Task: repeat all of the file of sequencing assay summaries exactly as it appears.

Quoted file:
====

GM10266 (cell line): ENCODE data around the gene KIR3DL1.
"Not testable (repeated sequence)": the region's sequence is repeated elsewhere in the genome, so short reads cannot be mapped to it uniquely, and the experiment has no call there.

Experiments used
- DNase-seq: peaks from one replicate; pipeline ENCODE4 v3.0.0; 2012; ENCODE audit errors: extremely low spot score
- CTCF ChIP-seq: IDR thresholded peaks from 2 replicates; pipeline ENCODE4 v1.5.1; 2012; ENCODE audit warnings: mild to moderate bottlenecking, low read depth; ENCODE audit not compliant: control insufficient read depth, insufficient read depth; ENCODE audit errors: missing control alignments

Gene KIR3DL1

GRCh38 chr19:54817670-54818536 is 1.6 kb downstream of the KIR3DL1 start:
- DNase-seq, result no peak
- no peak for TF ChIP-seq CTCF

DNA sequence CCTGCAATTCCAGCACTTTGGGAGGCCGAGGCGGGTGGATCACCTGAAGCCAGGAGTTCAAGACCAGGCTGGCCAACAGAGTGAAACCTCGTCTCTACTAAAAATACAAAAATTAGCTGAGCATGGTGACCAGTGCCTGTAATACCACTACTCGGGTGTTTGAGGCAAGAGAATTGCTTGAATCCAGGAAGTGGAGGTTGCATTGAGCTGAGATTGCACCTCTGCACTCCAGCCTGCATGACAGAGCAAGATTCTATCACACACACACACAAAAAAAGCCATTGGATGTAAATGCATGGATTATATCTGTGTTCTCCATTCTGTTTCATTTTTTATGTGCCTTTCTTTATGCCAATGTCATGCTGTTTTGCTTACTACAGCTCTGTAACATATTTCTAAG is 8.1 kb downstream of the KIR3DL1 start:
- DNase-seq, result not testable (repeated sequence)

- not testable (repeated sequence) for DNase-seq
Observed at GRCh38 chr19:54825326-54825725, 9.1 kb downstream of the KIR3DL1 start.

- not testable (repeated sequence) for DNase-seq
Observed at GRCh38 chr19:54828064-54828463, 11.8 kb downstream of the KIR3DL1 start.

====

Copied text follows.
GM10266 (cell line): ENCODE data around the gene KIR3DL1.
"Not testable (repeated sequence)": the region's sequence is repeated elsewhere in the genome, so short reads cannot be mapped to it uniquely, and the experiment has no call there.

Experiments used
- DNase-seq: peaks from one replicate; pipeline ENCODE4 v3.0.0; 2012; ENCODE audit errors: extremely low spot score
- CTCF ChIP-seq: IDR thresholded peaks from 2 replicates; pipeline ENCODE4 v1.5.1; 2012; ENCODE audit warnings: mild to moderate bottlenecking, low read depth; ENCODE audit not compliant: control insufficient read depth, insufficient read depth; ENCODE audit errors: missing control alignments

Gene KIR3DL1

GRCh38 chr19:54817670-54818536 is 1.6 kb downstream of the KIR3DL1 start:
- DNase-seq, result no peak
- no peak for TF ChIP-seq CTCF

DNA sequence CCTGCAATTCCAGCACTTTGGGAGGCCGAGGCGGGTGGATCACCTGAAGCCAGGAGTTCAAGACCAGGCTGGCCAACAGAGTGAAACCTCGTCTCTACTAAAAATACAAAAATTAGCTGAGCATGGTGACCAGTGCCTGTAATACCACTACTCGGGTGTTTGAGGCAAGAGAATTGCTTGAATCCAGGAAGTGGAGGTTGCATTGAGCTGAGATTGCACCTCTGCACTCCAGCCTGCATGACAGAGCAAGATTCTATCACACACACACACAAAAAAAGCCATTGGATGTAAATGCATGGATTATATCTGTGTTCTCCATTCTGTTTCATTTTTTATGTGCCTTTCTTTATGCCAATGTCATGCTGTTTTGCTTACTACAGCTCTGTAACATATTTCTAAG is 8.1 kb downstream of the KIR3DL1 start:
- DNase-seq, result not testable (repeated sequence)

- not testable (repeated sequence) for DNase-seq
Observed at GRCh38 chr19:54825326-54825725, 9.1 kb downstream of the KIR3DL1 start.

- not testable (repeated sequence) for DNase-seq
Observed at GRCh38 chr19:54828064-54828463, 11.8 kb downstream of the KIR3DL1 start.